This project aims to develop an innovative separation technique for denitrogenation of biocrude obtained from hydrothermal liquefaction of algae. Hydrothermal liquefaction (HTL) involves conversion of whole algae (without drying) performed in hot, compressed water at ~350 oC and 20 MPa (3000 psi) pressure. Algal biocrude obtained from HTL has an energy content of 80-93% of that of fossil crude oil and it can be catalytically upgraded into mid-distillate range hydrocarbon fuels. However, algal biocrude oil obtained from HTL has 5-7% of N-containing and 10-15% O-containing heterocyclic compounds including, indoles, pyrazines, pyrrolidides and morpholides. These compounds have high boiling and melting points and are difficult to be removed/ separated. Particularly, N-heteroatoms that arise from the breakdown of proteins in algae lead to NOx emissions and uneven combustion. Hence, denitorgenation of the algal biocrude is quite important. The current research aims to evaluate separation of nitrogenated compounds from biocrude using innovative low cost adsorption chemistry (combination of an activated carbon and acid-based column materials) and integrate with HTL in order to generate high quality biocrude from algae and other organic feedsotcks.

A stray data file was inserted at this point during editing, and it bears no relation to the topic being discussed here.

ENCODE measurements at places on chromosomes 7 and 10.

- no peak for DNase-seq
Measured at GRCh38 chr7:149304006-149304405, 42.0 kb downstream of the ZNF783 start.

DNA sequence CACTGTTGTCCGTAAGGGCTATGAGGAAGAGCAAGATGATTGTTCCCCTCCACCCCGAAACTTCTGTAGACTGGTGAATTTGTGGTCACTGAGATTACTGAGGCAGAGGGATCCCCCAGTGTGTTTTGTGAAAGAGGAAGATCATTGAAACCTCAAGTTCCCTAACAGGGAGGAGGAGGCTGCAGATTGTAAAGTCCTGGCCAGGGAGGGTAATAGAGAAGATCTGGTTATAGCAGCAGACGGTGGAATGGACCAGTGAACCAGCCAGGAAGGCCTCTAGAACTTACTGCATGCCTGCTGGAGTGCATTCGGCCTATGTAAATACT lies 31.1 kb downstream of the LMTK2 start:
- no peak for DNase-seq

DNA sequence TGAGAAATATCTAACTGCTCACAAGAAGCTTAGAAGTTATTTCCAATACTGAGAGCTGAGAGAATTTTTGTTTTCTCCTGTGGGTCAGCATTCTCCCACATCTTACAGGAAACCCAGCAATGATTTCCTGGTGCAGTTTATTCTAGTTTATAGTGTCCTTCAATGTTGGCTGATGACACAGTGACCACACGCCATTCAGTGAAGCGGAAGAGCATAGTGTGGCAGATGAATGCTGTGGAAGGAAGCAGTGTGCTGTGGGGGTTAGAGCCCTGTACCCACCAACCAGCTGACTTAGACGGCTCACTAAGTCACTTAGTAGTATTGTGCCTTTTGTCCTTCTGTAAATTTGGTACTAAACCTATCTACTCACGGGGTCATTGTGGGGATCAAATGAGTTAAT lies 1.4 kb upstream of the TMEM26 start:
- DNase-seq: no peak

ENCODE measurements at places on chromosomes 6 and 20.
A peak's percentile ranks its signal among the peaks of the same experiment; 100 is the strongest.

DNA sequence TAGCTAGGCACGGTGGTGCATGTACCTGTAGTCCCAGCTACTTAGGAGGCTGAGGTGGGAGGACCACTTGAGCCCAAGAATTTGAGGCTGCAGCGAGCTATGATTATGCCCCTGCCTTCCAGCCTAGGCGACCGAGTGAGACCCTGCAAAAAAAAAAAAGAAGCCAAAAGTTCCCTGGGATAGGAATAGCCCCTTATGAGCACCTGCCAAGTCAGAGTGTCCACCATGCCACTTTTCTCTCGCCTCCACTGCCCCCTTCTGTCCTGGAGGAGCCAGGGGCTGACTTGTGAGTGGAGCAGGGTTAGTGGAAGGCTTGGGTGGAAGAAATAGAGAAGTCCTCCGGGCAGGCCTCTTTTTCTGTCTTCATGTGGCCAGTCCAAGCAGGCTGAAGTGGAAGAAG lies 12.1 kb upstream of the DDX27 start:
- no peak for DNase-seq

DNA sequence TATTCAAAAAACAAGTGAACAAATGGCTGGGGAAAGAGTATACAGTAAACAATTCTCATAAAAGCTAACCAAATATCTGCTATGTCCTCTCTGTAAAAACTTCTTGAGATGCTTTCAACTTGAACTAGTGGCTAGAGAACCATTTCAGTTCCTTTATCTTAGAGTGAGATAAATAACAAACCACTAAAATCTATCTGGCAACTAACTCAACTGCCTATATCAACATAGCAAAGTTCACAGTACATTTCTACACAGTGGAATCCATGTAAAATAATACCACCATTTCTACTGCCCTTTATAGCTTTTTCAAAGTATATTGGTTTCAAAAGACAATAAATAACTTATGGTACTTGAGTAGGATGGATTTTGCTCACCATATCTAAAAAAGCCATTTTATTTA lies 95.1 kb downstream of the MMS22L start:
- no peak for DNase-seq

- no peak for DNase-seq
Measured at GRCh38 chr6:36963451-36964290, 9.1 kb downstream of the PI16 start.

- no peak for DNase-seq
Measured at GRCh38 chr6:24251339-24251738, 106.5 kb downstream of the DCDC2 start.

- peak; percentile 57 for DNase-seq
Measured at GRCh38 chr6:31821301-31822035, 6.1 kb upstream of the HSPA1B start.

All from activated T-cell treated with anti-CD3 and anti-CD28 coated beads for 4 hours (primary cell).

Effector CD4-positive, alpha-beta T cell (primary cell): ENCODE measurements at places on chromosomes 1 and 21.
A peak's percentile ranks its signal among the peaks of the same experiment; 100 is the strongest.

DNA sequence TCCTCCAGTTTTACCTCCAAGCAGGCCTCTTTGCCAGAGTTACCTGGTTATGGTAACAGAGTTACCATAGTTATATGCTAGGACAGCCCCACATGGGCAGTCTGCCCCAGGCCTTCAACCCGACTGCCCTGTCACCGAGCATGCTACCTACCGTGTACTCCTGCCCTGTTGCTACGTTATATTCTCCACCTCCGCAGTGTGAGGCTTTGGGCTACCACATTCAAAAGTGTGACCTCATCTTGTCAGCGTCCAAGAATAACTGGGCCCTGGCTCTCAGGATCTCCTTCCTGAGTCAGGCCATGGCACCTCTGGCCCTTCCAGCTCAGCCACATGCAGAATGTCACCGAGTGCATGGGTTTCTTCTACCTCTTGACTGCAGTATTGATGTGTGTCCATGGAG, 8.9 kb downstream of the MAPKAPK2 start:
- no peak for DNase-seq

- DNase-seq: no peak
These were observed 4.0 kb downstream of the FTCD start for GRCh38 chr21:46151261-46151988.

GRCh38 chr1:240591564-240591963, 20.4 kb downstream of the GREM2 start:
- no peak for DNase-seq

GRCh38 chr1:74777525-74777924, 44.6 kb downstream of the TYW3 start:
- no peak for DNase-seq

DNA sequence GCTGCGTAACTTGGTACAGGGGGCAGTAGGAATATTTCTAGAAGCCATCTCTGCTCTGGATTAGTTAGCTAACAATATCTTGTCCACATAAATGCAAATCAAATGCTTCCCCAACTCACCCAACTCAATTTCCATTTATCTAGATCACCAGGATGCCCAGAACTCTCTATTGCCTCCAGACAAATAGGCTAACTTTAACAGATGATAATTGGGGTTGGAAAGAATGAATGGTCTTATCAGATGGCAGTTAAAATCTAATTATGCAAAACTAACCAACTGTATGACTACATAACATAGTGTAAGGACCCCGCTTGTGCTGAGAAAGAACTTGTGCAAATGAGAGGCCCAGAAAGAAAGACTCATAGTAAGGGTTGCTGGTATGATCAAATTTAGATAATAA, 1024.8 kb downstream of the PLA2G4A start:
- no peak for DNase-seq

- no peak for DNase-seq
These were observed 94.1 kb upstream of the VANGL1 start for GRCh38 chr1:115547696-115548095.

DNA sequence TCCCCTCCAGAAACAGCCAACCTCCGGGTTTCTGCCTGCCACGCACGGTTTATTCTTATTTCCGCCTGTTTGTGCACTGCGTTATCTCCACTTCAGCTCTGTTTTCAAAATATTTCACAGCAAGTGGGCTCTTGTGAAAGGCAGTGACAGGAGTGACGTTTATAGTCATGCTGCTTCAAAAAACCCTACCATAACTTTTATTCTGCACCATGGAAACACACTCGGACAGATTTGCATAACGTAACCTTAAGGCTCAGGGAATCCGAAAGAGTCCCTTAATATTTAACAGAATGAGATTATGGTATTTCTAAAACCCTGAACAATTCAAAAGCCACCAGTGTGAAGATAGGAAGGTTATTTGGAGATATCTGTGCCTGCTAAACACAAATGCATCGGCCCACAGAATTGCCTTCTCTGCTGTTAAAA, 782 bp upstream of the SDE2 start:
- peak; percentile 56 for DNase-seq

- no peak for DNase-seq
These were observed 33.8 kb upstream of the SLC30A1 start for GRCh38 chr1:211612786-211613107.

Review background information on hydrothermal liquefaction (HTL) of algal biomass and biocrude characteristics.
Review the current methods of algal biocrude upgrading develop understanding of denitrogenation chemistry and laboratory methods of adsorption